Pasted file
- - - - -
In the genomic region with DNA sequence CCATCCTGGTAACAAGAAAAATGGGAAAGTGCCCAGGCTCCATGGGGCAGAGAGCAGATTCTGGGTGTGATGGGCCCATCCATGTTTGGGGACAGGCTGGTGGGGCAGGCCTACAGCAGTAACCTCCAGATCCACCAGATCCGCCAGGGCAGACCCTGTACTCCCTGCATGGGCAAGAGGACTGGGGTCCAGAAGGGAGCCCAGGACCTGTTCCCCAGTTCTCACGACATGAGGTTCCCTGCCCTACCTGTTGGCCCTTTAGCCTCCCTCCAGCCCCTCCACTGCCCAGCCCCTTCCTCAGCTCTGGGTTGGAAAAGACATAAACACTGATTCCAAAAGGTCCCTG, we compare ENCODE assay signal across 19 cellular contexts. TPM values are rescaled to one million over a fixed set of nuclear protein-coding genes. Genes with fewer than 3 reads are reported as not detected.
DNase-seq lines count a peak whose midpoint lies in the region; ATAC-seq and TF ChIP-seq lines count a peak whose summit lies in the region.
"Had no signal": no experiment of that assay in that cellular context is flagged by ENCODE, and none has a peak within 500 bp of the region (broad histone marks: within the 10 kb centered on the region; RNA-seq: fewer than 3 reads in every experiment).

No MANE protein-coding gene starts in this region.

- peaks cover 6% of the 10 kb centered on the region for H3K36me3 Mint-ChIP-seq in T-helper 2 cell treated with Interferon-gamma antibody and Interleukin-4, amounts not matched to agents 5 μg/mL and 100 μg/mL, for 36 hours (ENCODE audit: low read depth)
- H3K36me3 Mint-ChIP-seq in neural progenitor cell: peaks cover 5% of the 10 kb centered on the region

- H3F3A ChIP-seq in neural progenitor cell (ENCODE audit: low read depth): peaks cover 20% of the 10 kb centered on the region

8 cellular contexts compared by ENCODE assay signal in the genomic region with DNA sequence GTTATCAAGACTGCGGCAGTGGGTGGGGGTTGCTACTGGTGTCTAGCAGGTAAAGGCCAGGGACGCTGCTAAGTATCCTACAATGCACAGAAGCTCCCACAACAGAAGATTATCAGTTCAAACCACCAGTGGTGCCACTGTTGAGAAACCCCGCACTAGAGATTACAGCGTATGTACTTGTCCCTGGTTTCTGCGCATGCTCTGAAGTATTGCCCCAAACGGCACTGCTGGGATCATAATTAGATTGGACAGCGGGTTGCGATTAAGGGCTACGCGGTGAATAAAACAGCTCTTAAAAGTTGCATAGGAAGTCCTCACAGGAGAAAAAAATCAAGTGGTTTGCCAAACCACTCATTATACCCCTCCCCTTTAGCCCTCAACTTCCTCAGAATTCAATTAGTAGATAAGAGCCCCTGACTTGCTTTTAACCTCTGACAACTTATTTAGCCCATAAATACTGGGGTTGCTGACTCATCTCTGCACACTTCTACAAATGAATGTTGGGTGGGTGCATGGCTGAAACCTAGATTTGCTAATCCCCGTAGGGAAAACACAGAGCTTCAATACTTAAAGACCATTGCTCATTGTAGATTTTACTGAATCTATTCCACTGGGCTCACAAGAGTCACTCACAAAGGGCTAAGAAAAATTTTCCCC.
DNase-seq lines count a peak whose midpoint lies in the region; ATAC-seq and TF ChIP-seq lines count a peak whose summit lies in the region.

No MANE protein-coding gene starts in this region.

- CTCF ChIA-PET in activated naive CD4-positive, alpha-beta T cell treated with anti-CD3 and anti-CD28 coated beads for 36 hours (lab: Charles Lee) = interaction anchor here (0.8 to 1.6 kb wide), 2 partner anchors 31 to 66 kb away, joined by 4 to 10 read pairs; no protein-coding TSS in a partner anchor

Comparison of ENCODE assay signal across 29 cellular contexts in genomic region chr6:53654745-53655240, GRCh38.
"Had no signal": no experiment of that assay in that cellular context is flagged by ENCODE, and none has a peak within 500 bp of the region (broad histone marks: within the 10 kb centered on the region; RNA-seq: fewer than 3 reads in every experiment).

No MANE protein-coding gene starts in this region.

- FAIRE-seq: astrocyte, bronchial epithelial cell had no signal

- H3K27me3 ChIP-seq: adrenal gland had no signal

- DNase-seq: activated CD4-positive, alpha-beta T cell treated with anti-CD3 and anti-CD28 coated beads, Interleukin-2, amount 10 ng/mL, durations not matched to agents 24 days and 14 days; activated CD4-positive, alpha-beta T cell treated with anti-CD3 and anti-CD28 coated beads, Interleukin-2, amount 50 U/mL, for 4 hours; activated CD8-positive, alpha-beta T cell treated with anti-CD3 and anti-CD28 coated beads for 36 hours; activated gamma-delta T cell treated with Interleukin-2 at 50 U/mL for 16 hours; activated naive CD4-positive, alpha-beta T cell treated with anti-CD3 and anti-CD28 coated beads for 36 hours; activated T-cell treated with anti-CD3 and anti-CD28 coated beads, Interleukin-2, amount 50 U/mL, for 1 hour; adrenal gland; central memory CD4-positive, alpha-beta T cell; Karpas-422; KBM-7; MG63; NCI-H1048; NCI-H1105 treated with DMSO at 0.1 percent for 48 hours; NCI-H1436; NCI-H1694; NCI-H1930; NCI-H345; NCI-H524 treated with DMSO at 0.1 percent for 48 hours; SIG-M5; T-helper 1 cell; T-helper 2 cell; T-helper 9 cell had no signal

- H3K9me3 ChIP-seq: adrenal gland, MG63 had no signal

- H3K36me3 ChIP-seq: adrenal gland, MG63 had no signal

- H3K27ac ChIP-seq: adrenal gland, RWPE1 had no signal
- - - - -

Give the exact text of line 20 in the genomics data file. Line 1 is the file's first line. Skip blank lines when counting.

- H3K27ac ChIP-seq: adrenal gland, RWPE1 had no signal